Over the past week, I have been working with a client on muzzle training her dog. In doing so, I am reminded of the importance of “splits” in dog training, and why sometimes following a training plan won’t automatically get you the results you want.
A typical muzzle training plan looks like this:
- Provide treats upon showing the dog the muzzle
- Click and treat whenever dog touches muzzle with nose
- Shape behavior by selecting longer nose bumps to mark and reward
- Click and treat when dog places muzzle in opening, luring if necessary
- Add duration for placing nose in muzzle opening
- Work on attaching straps
- Adjust straps so that the muzzle fits closer to the head
- Gradually tighten the fit of the muzzle
Essentially, we sequentially train the dog to like the muzzle, like placing her nose on the muzzle, like placing her nose in the muzzle, like keeping her nose in the muzzle, and not mind attaching or adjusting the straps.
When working with my client’s dog, we started out with the basic plan. She responded well with steps 1-4, but got stuck on step five, the duration. Despite being heavily rewarded for placing her nose in the muzzle, the minute the treats stopped, she moved her nose from the muzzle opening.
If we continued barreling through the plan without getting her comfortable with duration, any positive associations with the muzzle would have gradually eroded, and we would have hit an even bigger roadblock. Clearly, we needed to add something extra to the plan.
In dog training, this something extra is termed a “split.” As the name implies, a split is essentially a bridge between two steps, so that instead of requiring a dog to go from step one to step two, we give her a 1a (and perhaps a 1b and 1c) to make the jump less difficult. Remember learning to ride a bicycle without training wheels and needing an adult to stabilize and launch you so you didn’t immediately fall off? Eventually you were able to start the ride on two wheels on your own, but the stabilizing hand of an adult eased you into it, minimizing bruises and injuries. It’s the same concept in dog training.
You know you need to develop a split when you keep going between two steps without any progress. In other words, the dog masters step one, but continually fails to master step two. The important question to ask yourself when determining a split is: What behavior can I get my dog to perform that’s in between step A and step B?
In this dog’s case, we needed to help her increase duration. At first, we thought decreasing the increments of time she had to keep her nose in the muzzle would do the trick. So, instead of requiring one second of time spent in the muzzle before a click and reward, we clicked and rewarded in half-second increments. While this could be an effective split for some dogs, it didn’t do the trick for her. Once she “booped” her nose in the muzzle, she immediately withdrew it.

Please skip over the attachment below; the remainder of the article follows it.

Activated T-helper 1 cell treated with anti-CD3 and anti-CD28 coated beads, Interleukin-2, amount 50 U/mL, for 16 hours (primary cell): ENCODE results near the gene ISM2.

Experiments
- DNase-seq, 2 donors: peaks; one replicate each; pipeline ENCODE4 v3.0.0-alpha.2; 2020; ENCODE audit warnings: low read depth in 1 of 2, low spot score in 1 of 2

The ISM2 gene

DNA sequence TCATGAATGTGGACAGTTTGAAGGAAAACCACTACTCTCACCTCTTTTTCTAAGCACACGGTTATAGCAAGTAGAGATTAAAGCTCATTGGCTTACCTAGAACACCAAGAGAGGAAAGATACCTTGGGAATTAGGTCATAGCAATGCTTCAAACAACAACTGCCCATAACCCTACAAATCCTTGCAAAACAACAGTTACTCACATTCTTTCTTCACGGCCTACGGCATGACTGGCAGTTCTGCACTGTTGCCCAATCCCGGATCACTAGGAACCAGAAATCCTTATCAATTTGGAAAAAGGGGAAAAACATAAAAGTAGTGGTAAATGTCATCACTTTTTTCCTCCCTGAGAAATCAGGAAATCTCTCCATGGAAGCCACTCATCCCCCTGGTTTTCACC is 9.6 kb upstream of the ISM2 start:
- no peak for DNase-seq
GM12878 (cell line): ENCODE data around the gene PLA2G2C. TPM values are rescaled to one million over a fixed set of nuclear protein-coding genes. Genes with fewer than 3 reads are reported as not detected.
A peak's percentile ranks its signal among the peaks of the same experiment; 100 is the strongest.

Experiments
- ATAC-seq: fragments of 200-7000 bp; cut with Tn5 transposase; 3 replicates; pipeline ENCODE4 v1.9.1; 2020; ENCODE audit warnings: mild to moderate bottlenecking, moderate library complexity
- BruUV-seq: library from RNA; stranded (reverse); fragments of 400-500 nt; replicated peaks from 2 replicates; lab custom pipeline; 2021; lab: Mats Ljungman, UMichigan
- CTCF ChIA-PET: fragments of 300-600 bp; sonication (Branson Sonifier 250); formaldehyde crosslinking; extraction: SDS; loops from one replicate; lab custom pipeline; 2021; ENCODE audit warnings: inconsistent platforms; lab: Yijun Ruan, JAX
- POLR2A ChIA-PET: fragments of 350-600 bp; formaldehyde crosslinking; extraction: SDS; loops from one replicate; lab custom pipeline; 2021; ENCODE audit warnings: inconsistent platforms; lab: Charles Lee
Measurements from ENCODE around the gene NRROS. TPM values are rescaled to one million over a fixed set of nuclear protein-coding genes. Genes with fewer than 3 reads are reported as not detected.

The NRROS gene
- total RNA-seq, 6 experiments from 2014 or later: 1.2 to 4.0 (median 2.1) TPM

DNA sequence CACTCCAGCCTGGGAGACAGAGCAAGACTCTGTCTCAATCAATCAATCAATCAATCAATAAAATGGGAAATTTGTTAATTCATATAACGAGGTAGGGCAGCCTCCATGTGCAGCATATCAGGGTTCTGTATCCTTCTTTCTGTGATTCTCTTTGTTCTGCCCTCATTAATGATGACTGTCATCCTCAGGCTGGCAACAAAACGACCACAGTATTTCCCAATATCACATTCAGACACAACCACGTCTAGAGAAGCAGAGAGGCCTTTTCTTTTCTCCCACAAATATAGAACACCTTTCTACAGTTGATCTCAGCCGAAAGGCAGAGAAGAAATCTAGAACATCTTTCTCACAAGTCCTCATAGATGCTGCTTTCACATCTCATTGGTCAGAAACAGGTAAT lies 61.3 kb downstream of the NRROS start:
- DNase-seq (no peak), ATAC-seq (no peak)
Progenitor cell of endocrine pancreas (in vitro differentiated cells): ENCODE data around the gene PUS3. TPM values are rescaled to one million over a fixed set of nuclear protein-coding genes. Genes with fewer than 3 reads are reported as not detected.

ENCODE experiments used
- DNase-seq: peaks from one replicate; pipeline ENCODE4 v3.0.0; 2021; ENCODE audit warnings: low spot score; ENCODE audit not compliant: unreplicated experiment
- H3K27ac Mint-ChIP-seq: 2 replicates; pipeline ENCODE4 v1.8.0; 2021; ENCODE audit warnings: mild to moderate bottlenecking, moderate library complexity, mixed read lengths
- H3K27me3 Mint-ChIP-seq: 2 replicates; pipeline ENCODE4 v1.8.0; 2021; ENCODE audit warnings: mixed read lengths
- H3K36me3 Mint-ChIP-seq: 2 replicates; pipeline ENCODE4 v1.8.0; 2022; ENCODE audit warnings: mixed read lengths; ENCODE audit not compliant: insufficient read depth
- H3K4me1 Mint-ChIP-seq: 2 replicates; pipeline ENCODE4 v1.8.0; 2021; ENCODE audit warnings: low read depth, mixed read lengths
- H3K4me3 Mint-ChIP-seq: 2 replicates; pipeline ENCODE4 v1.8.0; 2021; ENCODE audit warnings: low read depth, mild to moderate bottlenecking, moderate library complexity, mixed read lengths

Changing the increments to anything less than half a second would not guarantee accurate clicking and rewarding, so a different split was in order. Before working on increasing duration, we had to get her nose in the muzzle for a long enough period of time to accurately mark and reward. For the first successful split, we placed a small amount of peanut butter on the inside of the muzzle. She took several seconds to lick it off. (Instead of worrying about adjusting straps at this point, we simply hung the muzzle loosely around her neck and slipped it over her nose for each trial. It’s important only to work one parameter at a time to avoid confusion.) This not only bided us time to mark and reward, but got her used to putting her nose in the muzzle and keeping it there.
Although the peanut butter was successful in this regard, she still removed her nose immediately after the peanut butter disappeared. The second split we installed was a post-peanut butter bonus (in this case, chicken), which we delivered just before she was done licking the peanut butter. After several repetitions, she knew that once the peanut butter stopped, bonus chicken would appear, so she kept her nose in after finishing the peanut butter.
The third split was to wean her off the peanut butter, which we did by providing continuous bites of chicken while her nose was in the muzzle, simulating the peanut butter.
The fourth series of splits involved increasing the amount of time between chicken deliveries. Working with a 30-second duration period, we delivered chicken every second, every two seconds, every five seconds, every eight seconds, and so forth, working up to keeping her nose in the muzzle for 30 seconds while delivering chicken every 10 seconds. When we finally kept her nose in the muzzle for two minutes, delivering chicken every 10 seconds, we were ready to go to step five of the original training plan!
As you can see, splitting can get quite intricate and creative. You won’t always have to use so many splits; sometimes just one or two little helper steps in a training plan are all that are necessary.
Dog training rarely goes as planned, so don’t feel discouraged if you have to “get splitty” during your training sessions. Rest assured that adding a few helper steps along the way will actually get your dog closer to her training goals faster, and you’ll find yourself hitting training roadblocks less often. After all, trainers use splits all the time, and we do this as our life’s work!
-Maureen Backman, MS
Maureen is the owner of Mutt About Town dog training in San Francisco, and recently founded The Muzzle Up! Project to provide education and awareness about muzzle safety.